A ridge beam, and collar-tie will make the rafter a double span beam, with the rafter now spanning between the base support, the collar-tie, and between the collar-tie and the ridge. The span of the rafter has thus been approximately halved again. From M=wL^2/8, can conclude that halving the span (L/2), results in quarter the moment (M/4). Checking our first pass we got M=20.79kNm, then halved the span to get M=5.20kNm, therefore if halve again will get M=5.20/4=1.30kNm. Now getting closer to the capability of the available timbers. {Actually the only reason I considered adding the ridge beam makes the rafter a double span beam is because the Multiframe analysis produced a moment diagram indicating so. Given that one rafter props the other, not entirely certain why the rafter isn’t double span in the first place. Without the ridge beam the collar-tie primarily applies a load to the rafter, with the ridge beam it acts more like a support. With the ridge beam the span of the truss is halved: and the assembly is no longer providing much benefit as a truss.}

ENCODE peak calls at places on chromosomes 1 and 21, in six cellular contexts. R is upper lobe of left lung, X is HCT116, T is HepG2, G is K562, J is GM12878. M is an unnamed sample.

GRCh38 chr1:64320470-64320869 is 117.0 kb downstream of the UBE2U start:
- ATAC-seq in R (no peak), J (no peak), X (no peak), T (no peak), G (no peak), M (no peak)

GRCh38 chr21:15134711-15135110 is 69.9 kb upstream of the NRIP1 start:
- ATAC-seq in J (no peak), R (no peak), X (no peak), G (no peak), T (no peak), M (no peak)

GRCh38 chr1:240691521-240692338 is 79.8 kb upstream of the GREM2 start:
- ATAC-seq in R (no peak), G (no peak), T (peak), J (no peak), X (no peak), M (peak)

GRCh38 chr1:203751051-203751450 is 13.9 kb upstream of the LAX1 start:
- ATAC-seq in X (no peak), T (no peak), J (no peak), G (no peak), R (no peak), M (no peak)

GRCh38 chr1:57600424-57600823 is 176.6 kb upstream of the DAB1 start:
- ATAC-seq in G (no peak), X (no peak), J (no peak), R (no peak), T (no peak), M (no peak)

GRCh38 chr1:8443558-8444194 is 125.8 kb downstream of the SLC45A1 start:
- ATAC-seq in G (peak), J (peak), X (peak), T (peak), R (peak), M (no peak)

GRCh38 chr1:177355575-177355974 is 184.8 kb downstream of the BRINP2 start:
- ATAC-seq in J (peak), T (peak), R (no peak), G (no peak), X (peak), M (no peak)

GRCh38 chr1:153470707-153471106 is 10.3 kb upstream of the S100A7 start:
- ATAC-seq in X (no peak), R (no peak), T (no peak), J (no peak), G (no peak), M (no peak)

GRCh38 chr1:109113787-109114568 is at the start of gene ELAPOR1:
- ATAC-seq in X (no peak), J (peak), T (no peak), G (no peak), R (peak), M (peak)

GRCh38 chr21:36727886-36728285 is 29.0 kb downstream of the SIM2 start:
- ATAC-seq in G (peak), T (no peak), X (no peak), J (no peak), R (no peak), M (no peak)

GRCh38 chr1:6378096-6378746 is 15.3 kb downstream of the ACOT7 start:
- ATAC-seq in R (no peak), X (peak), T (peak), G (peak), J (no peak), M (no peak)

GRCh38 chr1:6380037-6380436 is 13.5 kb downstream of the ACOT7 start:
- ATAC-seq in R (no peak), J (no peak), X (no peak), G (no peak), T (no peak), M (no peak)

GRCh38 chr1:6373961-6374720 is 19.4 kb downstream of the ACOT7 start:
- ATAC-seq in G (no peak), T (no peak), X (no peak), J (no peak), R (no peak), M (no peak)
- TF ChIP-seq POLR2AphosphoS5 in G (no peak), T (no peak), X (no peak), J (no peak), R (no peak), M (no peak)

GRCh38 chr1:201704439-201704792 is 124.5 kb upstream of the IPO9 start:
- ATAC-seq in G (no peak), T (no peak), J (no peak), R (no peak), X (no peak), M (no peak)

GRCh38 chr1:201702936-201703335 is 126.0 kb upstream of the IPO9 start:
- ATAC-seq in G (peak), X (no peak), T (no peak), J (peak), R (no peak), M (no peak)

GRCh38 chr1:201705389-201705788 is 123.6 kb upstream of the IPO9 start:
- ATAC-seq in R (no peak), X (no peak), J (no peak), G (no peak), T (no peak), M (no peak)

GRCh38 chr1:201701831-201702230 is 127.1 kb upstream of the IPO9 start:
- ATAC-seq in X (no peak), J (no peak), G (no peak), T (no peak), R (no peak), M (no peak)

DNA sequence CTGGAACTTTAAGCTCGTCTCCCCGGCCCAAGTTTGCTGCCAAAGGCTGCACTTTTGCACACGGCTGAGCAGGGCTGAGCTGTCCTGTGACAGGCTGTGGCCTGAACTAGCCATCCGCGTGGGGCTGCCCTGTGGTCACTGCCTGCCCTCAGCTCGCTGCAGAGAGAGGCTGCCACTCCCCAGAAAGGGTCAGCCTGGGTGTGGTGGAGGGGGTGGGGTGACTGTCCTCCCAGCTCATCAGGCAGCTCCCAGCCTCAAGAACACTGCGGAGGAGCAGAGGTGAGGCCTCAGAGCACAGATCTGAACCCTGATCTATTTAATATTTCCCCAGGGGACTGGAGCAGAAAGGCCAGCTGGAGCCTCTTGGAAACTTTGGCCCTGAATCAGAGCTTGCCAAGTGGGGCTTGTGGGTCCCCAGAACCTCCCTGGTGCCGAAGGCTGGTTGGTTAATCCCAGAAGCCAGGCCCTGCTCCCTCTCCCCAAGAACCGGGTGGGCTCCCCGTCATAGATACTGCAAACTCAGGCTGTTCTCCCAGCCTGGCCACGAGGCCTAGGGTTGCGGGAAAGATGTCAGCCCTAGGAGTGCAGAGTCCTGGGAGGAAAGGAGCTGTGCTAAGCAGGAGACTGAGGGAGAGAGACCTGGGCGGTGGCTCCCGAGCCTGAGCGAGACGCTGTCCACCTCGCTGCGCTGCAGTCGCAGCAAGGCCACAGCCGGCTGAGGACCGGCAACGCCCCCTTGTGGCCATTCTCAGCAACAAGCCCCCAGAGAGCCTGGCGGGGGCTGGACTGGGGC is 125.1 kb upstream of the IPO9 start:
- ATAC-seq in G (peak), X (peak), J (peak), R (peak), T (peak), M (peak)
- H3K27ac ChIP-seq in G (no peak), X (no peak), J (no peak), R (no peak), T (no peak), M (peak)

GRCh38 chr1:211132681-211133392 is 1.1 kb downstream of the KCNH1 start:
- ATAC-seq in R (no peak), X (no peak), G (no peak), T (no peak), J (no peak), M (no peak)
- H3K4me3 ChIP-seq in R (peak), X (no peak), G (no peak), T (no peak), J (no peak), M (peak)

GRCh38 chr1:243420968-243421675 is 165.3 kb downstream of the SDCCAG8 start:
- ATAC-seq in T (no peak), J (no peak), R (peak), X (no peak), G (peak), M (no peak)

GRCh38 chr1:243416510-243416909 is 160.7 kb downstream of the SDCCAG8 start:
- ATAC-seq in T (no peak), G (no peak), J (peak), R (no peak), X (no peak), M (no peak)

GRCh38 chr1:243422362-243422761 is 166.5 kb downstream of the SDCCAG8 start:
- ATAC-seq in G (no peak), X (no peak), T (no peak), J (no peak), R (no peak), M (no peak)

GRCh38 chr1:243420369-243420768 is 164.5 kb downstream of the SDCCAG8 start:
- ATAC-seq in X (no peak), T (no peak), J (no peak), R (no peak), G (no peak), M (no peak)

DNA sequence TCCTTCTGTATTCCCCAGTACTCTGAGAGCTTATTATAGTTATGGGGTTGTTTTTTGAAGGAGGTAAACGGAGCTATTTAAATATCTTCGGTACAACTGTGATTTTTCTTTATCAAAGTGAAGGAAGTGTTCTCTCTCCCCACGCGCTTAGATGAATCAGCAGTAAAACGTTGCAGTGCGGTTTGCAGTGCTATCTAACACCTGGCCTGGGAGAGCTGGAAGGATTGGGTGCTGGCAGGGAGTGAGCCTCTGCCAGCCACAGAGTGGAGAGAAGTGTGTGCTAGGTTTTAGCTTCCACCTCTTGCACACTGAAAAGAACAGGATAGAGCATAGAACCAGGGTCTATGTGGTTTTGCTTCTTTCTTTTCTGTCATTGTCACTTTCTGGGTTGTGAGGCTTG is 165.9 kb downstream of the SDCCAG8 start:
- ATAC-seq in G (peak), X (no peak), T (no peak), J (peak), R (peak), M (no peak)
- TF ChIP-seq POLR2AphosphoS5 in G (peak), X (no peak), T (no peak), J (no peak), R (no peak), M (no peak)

But now have a more complex model, and either have to sit down and draw some free body diagrams and work out some equations to verify that the rafter behaves as a double span beam: or otherwise use 2D/3D structural analysis software to numerically conclude such condition. The software I use is Multiframe 4D.

The reason for the more complex analysis is that no longer simply dealing with a beam, for which can simply use published or derived beam formulae. Now have series of members connected into a triangulated frame, each member has bending moments, axial forces (tension or compression), and shear forces. The values of these action-effects vary along the span of the members, and the maximums are no longer at midspan, and additionally need to know the reactions at the supports so can design/check the supporting framework and design/check the connections between members.